Japan land prices rise for third straight year on more foreign visitors and redevelopment projects
But the price gap between major cities and rural areas continues to widen, according to the National Tax Agency annual report
Land prices in Japan as of January 1 rose for the third consecutive year on the back of brisk demand generated by rising numbers of foreign visitors and urban redevelopment projects, the National Tax Agency said in its annual report released on Monday.
The increase of 0.7 per cent on average from a year earlier represented a higher rate of growth for the second year in a row, but the gap between major cities and rural areas continued to widen, according to the report.
It was the second straight year for the price to remain above about 36 million yen (US$324,890) posted in 1992, the last year to feel the effect on land prices of the so-called “bubble economy” of asset inflation from the late 1980s.
Land prices climbed in 18 of the country’s 47 prefectures, including Tokyo, Hokkaido, Osaka, Aichi and Fukuoka, compared with 13 last year, according to the survey, which covered about 331,000 points across the country and is used for calculations of inheritance tax and gift tax.
By prefecture, Okinawa saw the sharpest increase of 5 per cent due to robust demand for hotels, especially in the prefectural capital of Naha. Tokyo came second with a 4 per cent rise on demand linked with the 2020 Olympic and Paralympic Games, followed by Miyagi at 3.7 per cent aided by ongoing redevelopment in the prefectural capital of Sendai.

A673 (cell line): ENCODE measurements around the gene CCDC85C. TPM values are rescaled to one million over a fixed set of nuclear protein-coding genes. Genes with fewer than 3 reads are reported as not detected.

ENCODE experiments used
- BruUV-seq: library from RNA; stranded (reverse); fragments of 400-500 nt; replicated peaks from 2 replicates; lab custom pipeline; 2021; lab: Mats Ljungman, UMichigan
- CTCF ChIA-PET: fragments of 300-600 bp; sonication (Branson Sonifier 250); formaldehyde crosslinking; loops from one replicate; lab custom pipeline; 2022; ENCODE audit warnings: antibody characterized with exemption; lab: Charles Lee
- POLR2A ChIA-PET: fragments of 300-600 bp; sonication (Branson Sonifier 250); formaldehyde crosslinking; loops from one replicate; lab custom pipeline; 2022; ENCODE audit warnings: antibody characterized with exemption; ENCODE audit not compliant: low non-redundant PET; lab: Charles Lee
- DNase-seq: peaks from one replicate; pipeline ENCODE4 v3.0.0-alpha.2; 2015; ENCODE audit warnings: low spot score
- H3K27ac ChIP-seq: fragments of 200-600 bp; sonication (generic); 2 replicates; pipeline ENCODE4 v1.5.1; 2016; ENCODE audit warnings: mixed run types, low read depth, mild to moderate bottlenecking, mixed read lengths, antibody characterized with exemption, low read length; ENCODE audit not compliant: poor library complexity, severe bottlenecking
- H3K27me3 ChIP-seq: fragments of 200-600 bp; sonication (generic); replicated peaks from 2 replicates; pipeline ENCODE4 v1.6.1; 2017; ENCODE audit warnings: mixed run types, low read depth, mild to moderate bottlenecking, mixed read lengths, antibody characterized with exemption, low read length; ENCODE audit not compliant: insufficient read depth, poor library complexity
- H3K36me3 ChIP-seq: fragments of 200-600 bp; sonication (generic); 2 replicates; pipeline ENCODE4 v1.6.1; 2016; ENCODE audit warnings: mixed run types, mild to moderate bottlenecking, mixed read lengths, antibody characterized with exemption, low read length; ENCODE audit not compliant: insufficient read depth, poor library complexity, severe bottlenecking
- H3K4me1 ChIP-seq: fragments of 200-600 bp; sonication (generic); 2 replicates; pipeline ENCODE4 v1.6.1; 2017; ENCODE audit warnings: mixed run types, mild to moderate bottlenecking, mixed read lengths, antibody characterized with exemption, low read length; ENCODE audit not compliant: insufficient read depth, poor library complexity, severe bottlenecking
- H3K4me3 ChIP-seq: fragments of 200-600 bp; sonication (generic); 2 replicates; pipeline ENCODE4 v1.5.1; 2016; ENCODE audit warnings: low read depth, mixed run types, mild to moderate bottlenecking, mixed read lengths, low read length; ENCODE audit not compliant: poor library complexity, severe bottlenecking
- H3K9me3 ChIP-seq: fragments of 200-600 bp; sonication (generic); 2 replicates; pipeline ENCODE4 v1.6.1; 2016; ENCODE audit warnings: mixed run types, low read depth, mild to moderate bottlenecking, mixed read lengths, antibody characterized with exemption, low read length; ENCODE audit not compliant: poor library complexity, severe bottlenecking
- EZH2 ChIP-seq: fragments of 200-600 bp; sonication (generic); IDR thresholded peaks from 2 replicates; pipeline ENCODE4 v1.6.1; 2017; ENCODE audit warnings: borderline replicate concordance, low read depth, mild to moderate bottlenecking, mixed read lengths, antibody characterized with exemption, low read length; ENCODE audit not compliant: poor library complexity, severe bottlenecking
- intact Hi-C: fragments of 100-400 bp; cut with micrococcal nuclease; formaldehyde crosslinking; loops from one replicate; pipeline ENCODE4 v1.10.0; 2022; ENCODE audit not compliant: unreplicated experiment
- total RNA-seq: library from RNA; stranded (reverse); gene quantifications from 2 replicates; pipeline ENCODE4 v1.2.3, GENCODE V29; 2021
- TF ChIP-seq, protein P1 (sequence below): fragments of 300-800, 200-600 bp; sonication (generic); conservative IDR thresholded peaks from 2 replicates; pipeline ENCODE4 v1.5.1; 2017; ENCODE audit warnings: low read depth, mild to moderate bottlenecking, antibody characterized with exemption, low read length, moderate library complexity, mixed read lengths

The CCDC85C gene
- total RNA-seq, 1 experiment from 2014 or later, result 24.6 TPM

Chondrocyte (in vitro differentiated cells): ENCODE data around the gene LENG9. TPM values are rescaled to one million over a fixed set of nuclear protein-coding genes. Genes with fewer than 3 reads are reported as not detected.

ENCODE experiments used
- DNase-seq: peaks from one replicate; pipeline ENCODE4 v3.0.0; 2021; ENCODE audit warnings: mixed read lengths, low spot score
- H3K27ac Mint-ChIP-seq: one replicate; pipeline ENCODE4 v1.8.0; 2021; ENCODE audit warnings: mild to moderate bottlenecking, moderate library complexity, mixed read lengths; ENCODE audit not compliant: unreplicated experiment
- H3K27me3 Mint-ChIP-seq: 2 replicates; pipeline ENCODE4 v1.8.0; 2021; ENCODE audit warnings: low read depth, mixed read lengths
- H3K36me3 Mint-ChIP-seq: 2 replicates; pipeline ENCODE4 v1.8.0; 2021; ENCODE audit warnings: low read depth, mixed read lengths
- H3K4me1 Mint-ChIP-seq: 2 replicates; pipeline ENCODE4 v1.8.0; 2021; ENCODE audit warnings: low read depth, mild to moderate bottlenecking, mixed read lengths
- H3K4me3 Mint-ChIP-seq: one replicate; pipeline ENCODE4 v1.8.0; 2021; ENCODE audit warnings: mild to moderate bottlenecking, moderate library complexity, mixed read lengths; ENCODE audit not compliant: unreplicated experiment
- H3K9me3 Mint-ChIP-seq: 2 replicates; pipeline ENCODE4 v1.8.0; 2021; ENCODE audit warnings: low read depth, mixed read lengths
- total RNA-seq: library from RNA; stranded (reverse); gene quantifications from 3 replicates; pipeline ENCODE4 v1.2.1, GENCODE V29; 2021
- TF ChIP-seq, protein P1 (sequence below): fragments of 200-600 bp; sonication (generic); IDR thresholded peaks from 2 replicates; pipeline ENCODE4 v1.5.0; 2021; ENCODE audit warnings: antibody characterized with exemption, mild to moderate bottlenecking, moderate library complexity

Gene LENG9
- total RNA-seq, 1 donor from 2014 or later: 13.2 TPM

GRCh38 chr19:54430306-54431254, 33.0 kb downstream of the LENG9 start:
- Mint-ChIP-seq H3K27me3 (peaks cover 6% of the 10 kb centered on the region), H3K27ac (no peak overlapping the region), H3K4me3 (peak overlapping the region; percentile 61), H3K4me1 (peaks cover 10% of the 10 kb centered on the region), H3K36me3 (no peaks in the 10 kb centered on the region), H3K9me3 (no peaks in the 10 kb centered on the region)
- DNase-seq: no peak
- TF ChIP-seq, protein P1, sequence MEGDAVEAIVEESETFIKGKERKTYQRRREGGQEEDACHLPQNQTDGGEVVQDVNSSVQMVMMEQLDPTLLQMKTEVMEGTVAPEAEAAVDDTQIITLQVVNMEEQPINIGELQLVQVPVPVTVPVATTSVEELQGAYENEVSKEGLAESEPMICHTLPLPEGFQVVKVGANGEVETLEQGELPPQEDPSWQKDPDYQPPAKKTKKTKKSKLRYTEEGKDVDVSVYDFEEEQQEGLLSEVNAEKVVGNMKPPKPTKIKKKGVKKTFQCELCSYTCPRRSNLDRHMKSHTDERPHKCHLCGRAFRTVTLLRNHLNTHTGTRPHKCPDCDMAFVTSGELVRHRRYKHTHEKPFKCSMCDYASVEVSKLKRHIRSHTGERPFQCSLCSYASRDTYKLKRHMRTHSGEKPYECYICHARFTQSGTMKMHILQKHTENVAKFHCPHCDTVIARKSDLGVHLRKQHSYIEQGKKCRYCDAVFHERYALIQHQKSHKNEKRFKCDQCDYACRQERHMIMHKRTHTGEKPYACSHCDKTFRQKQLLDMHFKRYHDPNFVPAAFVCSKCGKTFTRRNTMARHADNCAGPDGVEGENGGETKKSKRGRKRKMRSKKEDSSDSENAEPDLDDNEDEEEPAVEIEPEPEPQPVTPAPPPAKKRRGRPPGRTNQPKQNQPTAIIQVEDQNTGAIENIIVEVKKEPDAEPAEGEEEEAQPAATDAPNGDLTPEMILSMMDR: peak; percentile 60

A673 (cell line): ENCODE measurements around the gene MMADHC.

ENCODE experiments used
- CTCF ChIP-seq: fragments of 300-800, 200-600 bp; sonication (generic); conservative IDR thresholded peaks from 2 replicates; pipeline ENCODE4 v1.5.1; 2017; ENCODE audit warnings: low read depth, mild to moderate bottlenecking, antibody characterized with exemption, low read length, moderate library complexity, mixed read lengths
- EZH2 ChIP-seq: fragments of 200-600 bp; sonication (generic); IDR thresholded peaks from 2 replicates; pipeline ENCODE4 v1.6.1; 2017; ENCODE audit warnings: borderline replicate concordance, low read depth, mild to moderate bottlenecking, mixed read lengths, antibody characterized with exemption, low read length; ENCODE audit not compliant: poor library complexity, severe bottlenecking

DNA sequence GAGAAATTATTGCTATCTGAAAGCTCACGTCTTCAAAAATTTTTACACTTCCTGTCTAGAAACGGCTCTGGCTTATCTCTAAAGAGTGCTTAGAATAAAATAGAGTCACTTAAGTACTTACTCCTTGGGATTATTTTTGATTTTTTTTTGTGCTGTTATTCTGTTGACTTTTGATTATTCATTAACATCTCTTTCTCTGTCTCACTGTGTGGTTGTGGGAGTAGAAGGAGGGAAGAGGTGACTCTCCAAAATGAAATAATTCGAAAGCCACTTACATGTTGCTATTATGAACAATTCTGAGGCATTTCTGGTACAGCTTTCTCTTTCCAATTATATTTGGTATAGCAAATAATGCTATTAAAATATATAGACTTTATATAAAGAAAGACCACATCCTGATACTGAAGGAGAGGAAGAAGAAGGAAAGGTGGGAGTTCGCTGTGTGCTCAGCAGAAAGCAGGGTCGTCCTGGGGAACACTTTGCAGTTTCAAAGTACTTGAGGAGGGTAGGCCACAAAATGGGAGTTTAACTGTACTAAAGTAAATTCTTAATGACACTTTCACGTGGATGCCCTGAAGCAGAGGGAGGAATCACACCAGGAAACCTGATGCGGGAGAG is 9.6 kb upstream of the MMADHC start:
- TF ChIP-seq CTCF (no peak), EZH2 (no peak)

A plot in Tokyo’s Ginza shopping district in front of the traditional stationery store Kyukyodo fetched 44.32 million yen per square metre, making it the most expensive land in Japan for the 33rd straight year.
Land prices fell in 29 prefectures, with Akita logging the largest decline of 2.3 per cent.
“With an influx of investment money into the real estate markets amid worldwide low interest rates, the result showed the solid growth of the Japanese economy,” said Makoto Sakuma, an associate principal researcher at NLI Research Institute.
Some analysts, however, expect Tokyo’s average land price, which has risen for five years in a row, to peak before the Olympics.
According to an NLI Research Institute’s survey covering 113 experts, 45 per cent said metropolitan land prices “have already peaked” or “will peak this year”, while 32 per cent anticipate they will “by 2019” and 13 per cent “by 2020”.
“The potential massive supply of apartments or condominiums near central Tokyo after use for the athletes’ village also makes it difficult to predict the outlook,” Sakuma added.
Takeshi Ide, senior chief economist at property research company Tokyo Kantei Co., points to the difference between now and the situation seen in the asset-inflated bubble economy when the value of properties in the suburbs of large cities also went on rising.
“In the three metropolitan areas of Tokyo, Osaka and Nagoya, first-rate locations such as areas near stations are pushing up overall land prices,” Ide said.
Niseko Kogen Hirafusen street in the town of Kutchan in Hokkaido became the site of the sharpest price rise for the fourth consecutive year at 88.2 per cent, amid strong demand for accommodation from overseas tourists visiting the popular ski resort area.
The agency’s report continued to show no values for land in parts of Fukushima Prefecture designated as evacuation zones following the 2011 nuclear disaster.